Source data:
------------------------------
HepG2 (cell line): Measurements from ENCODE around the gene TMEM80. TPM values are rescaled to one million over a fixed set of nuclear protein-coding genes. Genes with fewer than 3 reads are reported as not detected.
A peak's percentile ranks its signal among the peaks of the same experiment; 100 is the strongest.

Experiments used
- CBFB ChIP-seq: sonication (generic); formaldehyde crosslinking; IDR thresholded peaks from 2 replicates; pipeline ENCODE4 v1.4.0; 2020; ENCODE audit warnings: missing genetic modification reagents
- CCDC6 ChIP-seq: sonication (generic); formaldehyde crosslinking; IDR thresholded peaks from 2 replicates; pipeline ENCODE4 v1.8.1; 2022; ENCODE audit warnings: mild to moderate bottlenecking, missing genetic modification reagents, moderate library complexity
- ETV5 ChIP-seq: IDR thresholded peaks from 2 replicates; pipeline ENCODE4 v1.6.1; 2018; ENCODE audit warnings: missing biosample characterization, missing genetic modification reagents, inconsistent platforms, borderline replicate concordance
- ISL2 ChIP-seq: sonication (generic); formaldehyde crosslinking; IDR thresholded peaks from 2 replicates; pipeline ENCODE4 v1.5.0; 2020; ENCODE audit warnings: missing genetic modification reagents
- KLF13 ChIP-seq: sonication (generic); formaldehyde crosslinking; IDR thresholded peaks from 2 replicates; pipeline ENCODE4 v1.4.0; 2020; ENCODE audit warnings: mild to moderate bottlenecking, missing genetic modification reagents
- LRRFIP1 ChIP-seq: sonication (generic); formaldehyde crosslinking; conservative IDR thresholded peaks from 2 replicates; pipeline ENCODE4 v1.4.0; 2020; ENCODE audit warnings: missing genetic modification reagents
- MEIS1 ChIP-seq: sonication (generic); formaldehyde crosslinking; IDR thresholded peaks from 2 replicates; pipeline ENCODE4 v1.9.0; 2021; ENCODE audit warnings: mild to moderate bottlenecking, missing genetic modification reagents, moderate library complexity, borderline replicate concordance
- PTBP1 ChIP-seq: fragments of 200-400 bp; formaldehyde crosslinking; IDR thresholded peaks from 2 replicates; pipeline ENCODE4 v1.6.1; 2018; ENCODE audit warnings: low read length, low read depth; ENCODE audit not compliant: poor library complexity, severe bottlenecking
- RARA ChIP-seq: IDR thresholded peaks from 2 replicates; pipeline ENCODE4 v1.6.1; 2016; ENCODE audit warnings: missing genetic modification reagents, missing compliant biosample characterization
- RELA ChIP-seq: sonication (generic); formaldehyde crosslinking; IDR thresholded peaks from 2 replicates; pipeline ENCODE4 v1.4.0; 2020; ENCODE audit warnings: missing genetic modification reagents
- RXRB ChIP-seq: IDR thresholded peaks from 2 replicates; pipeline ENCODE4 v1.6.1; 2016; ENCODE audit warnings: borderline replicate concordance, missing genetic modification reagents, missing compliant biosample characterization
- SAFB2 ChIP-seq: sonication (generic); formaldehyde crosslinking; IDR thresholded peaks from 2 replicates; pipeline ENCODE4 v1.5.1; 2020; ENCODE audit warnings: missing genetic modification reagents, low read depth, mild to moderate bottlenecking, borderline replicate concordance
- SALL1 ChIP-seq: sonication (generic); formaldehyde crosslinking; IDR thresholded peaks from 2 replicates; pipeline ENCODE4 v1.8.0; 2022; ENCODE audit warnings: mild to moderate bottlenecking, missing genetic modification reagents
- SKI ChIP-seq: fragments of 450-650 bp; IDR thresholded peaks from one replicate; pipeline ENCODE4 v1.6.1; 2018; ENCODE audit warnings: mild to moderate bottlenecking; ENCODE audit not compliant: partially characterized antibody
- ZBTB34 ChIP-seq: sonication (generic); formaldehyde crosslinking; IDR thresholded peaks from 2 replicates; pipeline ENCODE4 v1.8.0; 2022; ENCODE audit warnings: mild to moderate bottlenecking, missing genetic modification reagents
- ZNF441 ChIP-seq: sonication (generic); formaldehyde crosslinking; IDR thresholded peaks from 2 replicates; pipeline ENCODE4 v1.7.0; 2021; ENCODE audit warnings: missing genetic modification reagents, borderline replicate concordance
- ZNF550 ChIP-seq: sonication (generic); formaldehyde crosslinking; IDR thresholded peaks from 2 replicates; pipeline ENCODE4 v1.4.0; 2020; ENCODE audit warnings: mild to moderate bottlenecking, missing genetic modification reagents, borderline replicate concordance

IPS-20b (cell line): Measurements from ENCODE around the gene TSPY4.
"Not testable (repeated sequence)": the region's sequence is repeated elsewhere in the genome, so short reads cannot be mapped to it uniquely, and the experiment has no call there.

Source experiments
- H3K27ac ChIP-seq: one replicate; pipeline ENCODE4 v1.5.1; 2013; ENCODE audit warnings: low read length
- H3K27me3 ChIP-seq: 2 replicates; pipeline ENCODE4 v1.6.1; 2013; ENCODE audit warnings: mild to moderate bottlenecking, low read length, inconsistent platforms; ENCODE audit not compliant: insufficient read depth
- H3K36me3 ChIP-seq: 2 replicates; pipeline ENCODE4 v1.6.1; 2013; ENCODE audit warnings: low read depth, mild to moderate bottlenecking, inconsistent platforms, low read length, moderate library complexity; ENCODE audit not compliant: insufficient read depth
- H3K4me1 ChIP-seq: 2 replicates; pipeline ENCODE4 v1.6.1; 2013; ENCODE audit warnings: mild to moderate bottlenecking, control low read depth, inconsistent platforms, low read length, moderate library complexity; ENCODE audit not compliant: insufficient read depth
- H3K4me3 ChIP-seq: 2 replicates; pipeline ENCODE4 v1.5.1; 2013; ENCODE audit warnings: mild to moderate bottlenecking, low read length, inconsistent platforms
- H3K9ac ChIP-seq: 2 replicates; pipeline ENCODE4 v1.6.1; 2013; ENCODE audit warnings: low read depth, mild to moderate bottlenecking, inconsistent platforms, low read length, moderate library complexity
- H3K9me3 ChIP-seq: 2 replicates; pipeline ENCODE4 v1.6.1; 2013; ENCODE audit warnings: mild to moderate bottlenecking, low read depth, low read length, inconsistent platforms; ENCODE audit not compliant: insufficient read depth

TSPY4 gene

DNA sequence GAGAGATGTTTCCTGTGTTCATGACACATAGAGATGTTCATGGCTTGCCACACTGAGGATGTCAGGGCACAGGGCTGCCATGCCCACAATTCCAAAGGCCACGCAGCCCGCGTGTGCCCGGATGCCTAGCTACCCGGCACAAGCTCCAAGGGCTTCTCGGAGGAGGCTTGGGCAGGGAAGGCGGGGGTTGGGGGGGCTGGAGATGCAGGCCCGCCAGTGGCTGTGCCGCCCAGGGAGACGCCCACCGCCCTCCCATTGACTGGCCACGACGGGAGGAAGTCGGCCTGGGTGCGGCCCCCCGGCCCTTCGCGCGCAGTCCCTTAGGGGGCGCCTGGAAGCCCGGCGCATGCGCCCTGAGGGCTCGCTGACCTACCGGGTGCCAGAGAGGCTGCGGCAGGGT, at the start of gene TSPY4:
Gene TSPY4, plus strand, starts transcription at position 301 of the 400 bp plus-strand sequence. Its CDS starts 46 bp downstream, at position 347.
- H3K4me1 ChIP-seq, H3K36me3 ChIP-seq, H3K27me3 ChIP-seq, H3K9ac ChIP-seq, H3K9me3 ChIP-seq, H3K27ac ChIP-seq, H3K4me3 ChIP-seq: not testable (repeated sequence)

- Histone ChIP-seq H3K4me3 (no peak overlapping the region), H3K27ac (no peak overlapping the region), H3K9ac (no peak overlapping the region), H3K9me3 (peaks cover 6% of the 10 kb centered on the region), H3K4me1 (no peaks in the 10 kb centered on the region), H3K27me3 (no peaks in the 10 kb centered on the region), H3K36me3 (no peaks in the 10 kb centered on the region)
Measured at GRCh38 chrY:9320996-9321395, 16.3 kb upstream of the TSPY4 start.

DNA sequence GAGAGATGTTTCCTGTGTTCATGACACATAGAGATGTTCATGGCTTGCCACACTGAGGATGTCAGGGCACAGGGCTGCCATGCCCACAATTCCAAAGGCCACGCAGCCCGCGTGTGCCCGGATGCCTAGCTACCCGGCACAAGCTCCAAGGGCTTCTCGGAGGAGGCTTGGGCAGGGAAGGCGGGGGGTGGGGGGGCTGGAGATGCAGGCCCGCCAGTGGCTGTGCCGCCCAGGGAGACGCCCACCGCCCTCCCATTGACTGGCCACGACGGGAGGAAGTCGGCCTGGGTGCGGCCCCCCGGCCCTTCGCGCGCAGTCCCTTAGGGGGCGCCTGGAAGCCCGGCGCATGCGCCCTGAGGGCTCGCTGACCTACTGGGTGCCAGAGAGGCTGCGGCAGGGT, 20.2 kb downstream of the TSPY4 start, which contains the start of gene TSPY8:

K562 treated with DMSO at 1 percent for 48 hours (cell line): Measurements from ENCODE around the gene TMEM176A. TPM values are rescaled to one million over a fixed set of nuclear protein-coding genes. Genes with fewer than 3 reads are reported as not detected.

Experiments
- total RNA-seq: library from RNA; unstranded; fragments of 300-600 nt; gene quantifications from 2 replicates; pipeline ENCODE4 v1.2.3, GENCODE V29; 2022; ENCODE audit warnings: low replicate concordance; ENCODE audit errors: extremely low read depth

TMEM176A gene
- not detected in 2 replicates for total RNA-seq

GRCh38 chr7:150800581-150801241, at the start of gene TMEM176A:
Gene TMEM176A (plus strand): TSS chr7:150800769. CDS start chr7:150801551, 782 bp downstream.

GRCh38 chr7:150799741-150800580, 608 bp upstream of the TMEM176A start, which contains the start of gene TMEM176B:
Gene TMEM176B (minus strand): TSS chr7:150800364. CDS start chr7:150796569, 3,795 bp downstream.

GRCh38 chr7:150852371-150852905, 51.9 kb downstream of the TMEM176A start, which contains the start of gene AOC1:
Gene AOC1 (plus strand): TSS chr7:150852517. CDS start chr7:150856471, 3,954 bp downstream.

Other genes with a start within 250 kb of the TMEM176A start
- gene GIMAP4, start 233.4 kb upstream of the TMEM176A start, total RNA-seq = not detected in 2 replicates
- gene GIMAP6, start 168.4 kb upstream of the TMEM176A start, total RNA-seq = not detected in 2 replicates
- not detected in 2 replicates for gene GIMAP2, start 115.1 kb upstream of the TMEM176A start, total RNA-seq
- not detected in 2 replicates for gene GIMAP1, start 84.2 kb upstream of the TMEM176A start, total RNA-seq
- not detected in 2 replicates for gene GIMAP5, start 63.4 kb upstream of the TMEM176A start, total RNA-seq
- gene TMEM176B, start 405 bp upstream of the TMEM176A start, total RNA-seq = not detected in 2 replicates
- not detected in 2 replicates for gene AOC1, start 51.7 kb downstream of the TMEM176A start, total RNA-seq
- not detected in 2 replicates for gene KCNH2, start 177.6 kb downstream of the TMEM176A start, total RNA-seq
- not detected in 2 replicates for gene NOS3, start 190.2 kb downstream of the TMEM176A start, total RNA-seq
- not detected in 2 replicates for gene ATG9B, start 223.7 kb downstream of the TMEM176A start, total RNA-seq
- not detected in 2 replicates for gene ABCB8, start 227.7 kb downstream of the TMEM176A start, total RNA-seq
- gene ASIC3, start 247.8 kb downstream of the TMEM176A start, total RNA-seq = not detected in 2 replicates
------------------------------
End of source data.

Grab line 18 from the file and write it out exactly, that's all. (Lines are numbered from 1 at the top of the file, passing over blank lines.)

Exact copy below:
- ZBTB34 ChIP-seq: sonication (generic); formaldehyde crosslinking; IDR thresholded peaks from 2 replicates; pipeline ENCODE4 v1.8.0; 2022; ENCODE audit warnings: mild to moderate bottlenecking, missing genetic modification reagents